A bit belated, but thanks for sharing that, Stephanie.

                      For what it's worth, we are considering exploring something like this
                      within my company - in our case, we have a corporate directory that's
                      exposed through a web application for search. We have also
                      implemented indexing of individual workers' directory entries for
                      inclusion in our general intranet search (so that searching on
                      someone's name in the default search will show their listing as a
                      result).

                      The experiment we're considering is to simply add a new attribute to
                      the corporate directory that would be called "Skills" (or similar)
                      which would be self-entered by the worker, would have no predefined
                      list (just a comma-delimited format) and so would enable searching
                      among all of the workers' entries by keyword search to look for
                      matches on this field (or potentially any other).

                      Still not "there" yet, but I think it could be a very simple "quick
                      win" to get to an expertise locator without investing in creation and
                      maintenance of a skill taxonomy or a specific application to support
                      management of the data by the workers.

                      I'll post back when we have this working on how it goes.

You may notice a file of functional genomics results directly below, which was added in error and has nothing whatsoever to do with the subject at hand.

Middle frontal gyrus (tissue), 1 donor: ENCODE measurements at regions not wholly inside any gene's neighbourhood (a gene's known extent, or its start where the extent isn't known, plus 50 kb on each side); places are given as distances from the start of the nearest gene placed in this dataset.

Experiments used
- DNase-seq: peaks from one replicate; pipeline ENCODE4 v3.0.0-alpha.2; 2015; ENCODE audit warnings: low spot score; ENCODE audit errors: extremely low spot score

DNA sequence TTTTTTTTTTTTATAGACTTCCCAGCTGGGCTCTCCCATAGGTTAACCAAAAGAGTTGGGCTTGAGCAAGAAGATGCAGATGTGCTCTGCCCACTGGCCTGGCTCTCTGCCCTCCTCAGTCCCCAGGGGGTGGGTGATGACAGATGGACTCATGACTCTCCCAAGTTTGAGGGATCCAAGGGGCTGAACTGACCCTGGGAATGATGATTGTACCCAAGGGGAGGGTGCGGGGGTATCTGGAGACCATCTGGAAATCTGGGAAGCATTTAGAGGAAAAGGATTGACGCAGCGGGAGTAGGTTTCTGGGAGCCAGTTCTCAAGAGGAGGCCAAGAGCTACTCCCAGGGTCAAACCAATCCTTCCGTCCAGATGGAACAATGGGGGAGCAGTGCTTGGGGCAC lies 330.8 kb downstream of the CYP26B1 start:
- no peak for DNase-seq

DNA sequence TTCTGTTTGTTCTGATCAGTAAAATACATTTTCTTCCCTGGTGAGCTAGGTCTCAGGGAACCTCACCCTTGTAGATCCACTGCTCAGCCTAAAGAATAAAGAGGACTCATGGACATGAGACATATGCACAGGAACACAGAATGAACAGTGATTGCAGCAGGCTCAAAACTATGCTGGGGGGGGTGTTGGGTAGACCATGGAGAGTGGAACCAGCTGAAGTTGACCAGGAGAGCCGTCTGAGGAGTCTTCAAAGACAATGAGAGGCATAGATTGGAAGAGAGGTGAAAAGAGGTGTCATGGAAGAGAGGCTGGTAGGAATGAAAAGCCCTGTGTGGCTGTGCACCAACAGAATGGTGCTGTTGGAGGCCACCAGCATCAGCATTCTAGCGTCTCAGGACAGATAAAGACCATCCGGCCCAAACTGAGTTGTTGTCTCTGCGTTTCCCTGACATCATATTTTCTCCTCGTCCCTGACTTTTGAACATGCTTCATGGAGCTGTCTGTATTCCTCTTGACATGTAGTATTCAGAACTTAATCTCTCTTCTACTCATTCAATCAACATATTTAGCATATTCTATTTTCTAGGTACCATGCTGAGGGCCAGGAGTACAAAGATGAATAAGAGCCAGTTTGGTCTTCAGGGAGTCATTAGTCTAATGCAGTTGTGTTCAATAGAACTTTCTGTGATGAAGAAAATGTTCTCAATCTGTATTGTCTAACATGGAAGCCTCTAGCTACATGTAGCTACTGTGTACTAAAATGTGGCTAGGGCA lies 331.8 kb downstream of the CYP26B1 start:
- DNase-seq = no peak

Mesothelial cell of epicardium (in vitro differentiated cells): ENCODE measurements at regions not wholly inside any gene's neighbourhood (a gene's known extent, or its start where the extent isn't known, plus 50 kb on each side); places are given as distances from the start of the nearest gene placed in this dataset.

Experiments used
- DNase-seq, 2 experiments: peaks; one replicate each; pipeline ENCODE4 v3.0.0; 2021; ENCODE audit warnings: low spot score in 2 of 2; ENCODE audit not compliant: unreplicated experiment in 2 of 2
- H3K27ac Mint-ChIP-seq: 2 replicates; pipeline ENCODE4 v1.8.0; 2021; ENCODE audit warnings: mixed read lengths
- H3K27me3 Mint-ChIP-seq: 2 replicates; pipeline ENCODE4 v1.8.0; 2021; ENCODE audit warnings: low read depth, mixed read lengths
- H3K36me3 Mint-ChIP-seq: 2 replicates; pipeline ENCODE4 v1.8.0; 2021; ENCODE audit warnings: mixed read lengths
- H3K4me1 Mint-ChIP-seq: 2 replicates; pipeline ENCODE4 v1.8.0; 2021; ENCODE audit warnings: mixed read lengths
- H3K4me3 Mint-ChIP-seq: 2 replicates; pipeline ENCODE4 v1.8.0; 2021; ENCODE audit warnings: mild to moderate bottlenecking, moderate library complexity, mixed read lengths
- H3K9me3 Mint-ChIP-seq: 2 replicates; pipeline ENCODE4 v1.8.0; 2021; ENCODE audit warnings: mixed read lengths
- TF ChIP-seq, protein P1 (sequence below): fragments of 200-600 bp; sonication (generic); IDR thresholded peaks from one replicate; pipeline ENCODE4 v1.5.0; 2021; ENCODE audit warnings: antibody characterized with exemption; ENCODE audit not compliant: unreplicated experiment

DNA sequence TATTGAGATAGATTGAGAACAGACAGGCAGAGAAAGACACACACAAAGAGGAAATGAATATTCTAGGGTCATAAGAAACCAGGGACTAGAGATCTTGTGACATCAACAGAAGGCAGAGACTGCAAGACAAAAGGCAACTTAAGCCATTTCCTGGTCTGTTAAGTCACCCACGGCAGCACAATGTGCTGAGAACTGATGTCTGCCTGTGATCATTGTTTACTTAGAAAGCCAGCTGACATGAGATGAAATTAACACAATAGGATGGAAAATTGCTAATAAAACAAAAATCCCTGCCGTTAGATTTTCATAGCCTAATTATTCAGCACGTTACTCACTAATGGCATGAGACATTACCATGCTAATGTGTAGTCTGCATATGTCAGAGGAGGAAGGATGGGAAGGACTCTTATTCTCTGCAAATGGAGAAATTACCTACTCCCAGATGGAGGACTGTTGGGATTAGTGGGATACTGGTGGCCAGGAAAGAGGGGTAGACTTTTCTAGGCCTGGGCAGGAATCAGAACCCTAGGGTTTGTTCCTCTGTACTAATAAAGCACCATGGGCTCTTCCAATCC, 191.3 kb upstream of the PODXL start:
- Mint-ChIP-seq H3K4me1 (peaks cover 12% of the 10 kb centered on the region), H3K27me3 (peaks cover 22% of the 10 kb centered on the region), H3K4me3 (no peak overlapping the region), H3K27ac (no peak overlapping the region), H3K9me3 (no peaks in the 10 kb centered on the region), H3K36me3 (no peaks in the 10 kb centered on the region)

Lee Romero

                      On 5/16/06, Stephanie Lemieux <stephanieangelle.lemieux@...> wrote:
                      > Hi all,
                      > Ok, I'm not quite sure what to make of Dave Pollard's recent post on
                      > what a massive, peer-to-peer expertise locator...
                      > http://blogs.salon.com/0002007/2006/05/01.html
                      >
                      > I find his point on using a folksonomy rather than a taxonomy to tag
                      > expertise interesting - would people in the same domain end up
                      > converging fairly easily in terms of the vocabulary they use to
                      > describe themselves? Would a hundred taxonomists or IAs use the same
                      > kind of words to tag their profiles just by sharing practice?
                      >
                      > However, I really dislike the notion of voting on others' expertise,
                      > and I think that using willingness to spend time listening to someone
                      > as a guage of expertise a little bizarre.
                      >
                      > The blog has many interesting ideas though, I recommend giving it a
                      > scan.
                      >
                      > Stephanie